On the ground, our market continues to be robust, as spending from the government, government contracting, and the consumer, remain strong, and construction on new projects moves forward. And based on government data, the unemployment picture continues to improve. The unemployment rate in the Washington area fell from 4.9% when we reported in August, to 3.5% in November. And for the same periods, the US unemployment rate fell from 5.2% to 4.2%. This drop in unemployment, in particular, the drop in the local rate, was a factor in the release of reserves. Also, the impact of Omicron appears to be passing, as cases in our area have peaked, with new cases down 30% this week. With respect to our litigation and investigations, our dialogues with the SEC and the Federal Reserve, are ongoing, and we cooperate with these investigations, and we continue to make progress towards resolution of all disclosed matters.

With that, I would like to turn the speaking duties over to Jan Williams, our Chief Credit Officer.

Jan Williams

Thank you, Susan, and good morning, everyone. Credit continues to improve to levels we have not seen since before the pandemic. With the ACL reversal of $6.4 million on loans, and loan growth ex-PPP of $231 million, our ACL to loan moved from 1.21 last quarter to 1.06 this past quarter. Comparatively, pre-COVID and pre-CECL in the fourth quarter of 2019, our reserves were 97 basis points. NPAs Susan mentioned, were 26 basis points on assets. Total NPAs were $29.2 million, of which about 57% were CRE, and 29% were commercial credits. The remaining NPAs were smaller PPP, SBA, and residential loans.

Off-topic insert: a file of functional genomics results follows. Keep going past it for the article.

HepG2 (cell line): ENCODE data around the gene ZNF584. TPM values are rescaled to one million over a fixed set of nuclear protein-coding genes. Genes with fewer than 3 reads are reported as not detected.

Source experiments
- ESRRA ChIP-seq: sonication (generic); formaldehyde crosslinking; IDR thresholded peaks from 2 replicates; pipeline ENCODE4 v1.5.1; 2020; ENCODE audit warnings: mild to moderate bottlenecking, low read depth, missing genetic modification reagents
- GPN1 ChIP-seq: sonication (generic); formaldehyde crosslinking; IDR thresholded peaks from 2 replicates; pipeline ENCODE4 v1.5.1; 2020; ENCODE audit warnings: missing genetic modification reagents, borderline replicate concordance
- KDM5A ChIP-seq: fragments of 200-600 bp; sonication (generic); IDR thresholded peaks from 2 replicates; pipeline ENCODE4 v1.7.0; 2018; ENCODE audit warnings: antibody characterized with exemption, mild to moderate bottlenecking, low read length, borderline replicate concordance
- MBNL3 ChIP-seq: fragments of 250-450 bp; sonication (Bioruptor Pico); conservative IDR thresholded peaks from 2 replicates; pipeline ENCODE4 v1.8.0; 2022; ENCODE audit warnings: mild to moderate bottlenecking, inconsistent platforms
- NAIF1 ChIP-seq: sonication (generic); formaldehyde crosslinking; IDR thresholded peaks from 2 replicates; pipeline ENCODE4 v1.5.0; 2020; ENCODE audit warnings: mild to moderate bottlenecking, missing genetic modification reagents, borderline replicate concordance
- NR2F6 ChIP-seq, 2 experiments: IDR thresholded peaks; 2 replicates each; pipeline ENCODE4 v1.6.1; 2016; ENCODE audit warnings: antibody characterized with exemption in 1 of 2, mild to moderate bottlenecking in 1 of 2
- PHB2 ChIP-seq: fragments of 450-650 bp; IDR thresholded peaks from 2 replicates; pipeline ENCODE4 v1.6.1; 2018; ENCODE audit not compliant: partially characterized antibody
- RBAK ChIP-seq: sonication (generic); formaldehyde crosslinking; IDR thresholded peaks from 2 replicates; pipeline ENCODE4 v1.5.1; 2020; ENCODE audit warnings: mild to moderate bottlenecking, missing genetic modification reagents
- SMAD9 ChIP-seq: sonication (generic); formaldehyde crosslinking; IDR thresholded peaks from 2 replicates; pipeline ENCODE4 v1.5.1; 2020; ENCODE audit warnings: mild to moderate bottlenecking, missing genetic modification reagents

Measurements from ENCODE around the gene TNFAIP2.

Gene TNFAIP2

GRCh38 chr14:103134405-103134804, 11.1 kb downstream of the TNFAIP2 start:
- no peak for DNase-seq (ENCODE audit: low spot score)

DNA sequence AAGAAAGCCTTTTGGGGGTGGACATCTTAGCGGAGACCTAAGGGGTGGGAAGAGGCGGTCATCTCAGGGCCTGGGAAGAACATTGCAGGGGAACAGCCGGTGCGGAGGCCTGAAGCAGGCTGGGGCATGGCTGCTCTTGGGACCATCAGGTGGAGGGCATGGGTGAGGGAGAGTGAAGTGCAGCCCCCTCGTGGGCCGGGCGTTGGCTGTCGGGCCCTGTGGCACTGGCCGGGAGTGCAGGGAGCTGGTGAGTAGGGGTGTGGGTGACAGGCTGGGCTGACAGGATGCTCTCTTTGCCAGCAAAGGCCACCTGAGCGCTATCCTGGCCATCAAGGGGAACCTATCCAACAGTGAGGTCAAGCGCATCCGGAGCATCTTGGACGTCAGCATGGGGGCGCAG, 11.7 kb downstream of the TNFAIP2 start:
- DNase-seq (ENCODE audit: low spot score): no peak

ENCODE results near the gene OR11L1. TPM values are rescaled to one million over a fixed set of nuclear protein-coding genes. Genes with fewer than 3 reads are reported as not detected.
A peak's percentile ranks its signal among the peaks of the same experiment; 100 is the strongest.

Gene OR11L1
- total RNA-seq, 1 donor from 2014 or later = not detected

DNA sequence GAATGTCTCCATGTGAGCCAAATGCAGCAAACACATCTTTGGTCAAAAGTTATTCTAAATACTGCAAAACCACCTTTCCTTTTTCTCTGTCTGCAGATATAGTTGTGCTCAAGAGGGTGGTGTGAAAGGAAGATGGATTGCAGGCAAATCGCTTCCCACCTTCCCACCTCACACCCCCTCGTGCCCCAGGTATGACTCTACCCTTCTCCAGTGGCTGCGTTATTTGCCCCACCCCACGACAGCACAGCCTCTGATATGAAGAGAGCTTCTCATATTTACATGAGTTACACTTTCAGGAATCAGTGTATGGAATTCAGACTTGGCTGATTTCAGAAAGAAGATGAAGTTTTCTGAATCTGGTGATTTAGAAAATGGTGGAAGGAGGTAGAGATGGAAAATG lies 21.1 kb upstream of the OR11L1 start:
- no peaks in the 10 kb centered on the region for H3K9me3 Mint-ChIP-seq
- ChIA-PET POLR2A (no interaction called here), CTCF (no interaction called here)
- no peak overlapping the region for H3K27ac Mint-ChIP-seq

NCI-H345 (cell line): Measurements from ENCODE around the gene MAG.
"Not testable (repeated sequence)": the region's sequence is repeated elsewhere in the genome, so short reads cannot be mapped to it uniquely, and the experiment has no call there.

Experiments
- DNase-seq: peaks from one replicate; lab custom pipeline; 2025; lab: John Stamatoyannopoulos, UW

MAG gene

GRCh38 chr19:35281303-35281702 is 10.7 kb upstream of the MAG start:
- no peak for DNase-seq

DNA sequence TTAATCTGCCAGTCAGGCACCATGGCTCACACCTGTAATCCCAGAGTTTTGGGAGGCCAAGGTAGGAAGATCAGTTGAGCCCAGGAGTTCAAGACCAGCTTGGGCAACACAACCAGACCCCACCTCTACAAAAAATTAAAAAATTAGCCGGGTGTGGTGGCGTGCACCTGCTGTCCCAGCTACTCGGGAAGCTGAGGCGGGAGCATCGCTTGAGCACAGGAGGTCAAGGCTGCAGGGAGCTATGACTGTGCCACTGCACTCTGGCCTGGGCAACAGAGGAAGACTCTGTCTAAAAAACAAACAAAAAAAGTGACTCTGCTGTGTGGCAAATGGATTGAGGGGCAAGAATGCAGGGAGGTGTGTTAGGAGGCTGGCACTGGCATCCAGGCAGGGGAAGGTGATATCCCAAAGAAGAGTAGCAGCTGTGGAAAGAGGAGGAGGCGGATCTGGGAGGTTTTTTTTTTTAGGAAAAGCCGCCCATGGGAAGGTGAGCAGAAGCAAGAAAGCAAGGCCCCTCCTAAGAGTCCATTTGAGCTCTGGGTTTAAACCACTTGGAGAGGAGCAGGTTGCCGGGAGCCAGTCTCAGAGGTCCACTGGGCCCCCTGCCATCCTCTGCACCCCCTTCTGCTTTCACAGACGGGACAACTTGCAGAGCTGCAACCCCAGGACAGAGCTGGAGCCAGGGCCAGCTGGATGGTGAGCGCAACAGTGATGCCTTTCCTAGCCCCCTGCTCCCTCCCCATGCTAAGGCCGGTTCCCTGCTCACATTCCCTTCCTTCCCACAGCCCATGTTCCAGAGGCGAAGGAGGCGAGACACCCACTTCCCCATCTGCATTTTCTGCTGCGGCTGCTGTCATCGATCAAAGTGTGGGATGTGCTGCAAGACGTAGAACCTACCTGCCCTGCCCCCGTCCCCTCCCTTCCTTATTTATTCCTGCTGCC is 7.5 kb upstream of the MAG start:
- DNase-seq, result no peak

Net charge-offs in the fourth quarter totaled $1.2 million. There were eight loans charged off or partially charged off, the largest of which was a C&I loan for approximately $550,000. Total charge-offs for 2021 were $13.3 million, and were well below 2020, which came in at $20.1 million. In terms of risk classifications, during the quarter, the past portion of the portfolio increased, while watch special mention and classified credits, were down. In particular, a number of loans that were placed on watch because of a second COVID modification, we’re upgrading after continuing to show sustained performance at the end of their modification period. Even with our lower ACL, our coverage ratio of non-performing loans is 257%. While this is down from 265% in the prior quarter, this quarter, like last quarter, is well above the 151% to 202% range where it’s been for the prior seven quarters.